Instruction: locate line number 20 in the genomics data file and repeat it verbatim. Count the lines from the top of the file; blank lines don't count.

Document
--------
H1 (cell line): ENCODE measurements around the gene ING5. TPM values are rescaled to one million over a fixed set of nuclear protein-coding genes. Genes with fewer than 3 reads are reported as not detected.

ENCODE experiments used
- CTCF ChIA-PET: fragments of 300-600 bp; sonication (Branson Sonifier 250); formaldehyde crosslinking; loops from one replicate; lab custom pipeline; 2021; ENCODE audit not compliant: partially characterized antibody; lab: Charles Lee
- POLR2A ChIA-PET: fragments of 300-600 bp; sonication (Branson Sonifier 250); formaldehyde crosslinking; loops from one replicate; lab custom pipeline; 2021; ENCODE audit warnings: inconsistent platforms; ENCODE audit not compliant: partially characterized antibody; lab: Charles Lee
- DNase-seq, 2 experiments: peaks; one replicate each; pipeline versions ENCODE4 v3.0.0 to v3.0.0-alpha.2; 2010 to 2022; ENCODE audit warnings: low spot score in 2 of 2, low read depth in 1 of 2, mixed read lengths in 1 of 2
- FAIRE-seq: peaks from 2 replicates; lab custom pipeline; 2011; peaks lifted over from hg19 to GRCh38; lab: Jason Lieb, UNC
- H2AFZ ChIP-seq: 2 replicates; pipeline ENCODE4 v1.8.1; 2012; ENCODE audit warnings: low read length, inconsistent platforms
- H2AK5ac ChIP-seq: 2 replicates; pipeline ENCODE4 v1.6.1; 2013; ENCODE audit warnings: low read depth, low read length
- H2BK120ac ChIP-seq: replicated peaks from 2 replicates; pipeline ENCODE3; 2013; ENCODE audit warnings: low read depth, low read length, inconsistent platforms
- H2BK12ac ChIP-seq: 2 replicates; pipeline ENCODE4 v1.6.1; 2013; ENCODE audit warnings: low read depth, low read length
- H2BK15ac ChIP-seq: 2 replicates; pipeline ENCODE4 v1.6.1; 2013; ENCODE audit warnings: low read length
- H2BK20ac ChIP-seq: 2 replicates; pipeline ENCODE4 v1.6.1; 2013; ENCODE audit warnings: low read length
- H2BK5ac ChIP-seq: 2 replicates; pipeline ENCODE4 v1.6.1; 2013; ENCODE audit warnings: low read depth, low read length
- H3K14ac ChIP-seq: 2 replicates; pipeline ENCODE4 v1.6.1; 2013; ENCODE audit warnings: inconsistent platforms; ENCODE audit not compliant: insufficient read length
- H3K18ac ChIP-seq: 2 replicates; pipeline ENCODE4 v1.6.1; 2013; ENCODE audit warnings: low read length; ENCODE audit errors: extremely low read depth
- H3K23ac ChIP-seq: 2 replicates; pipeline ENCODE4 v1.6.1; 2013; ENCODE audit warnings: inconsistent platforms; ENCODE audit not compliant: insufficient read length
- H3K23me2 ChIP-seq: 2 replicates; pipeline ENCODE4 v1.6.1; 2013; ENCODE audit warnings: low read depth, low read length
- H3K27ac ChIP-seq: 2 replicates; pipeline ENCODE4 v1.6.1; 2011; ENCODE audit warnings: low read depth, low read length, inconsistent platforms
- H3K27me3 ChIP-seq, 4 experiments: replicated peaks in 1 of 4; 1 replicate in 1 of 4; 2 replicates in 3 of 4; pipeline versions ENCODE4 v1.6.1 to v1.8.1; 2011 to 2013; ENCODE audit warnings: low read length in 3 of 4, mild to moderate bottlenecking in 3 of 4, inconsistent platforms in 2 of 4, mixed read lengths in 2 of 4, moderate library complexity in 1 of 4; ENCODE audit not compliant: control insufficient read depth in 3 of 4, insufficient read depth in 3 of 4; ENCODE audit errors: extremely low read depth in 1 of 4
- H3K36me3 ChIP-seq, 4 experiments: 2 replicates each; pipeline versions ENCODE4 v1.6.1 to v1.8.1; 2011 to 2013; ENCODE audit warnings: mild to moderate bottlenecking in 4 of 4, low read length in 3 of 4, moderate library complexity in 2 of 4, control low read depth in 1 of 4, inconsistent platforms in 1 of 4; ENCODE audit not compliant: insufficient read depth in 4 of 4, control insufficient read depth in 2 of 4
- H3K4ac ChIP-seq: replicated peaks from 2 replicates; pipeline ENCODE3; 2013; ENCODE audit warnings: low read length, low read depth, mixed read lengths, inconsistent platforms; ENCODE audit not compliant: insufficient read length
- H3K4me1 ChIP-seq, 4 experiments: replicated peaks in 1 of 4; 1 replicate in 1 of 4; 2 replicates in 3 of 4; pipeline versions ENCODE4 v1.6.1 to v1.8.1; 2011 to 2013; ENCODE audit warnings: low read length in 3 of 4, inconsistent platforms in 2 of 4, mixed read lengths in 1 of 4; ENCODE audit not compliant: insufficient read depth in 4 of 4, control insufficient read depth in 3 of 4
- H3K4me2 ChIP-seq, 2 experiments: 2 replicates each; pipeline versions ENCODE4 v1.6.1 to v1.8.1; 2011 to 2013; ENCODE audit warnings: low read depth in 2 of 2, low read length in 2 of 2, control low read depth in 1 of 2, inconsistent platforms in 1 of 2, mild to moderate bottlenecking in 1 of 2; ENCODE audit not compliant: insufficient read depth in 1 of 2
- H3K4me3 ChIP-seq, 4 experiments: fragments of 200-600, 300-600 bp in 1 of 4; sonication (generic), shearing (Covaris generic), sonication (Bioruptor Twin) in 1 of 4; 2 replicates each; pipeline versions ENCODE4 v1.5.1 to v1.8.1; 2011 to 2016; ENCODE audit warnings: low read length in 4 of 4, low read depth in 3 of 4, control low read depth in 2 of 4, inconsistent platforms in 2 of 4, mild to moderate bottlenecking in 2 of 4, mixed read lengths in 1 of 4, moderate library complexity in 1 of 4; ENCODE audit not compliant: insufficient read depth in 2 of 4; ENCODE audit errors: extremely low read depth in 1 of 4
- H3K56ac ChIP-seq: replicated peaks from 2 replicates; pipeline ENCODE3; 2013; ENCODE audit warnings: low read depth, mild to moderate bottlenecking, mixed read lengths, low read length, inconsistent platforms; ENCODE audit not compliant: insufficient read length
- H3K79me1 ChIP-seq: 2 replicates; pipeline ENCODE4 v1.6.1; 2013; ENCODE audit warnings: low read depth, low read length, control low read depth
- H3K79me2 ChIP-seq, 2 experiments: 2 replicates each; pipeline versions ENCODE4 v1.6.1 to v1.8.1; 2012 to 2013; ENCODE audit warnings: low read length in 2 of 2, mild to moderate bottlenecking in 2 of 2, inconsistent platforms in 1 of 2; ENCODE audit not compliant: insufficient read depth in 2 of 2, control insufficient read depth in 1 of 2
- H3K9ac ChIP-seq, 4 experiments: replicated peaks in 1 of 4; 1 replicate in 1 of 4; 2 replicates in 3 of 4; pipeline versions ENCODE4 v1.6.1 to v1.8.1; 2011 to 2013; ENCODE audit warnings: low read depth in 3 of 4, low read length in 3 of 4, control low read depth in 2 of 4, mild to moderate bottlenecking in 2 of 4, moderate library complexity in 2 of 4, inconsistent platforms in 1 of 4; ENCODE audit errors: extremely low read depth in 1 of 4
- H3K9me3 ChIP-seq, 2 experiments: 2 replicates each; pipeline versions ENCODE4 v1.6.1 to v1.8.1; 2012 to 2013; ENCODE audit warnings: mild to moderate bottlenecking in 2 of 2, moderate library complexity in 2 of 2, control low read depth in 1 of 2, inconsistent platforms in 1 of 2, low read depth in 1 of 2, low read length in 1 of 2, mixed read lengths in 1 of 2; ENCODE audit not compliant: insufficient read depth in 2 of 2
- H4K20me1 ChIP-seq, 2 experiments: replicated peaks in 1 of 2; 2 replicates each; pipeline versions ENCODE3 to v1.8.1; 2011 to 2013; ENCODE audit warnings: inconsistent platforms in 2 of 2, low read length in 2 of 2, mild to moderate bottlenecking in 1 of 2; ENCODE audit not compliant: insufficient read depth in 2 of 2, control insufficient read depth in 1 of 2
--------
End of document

- H3K36me3 ChIP-seq, 4 experiments: 2 replicates each; pipeline versions ENCODE4 v1.6.1 to v1.8.1; 2011 to 2013; ENCODE audit warnings: mild to moderate bottlenecking in 4 of 4, low read length in 3 of 4, moderate library complexity in 2 of 4, control low read depth in 1 of 4, inconsistent platforms in 1 of 4; ENCODE audit not compliant: insufficient read depth in 4 of 4, control insufficient read depth in 2 of 4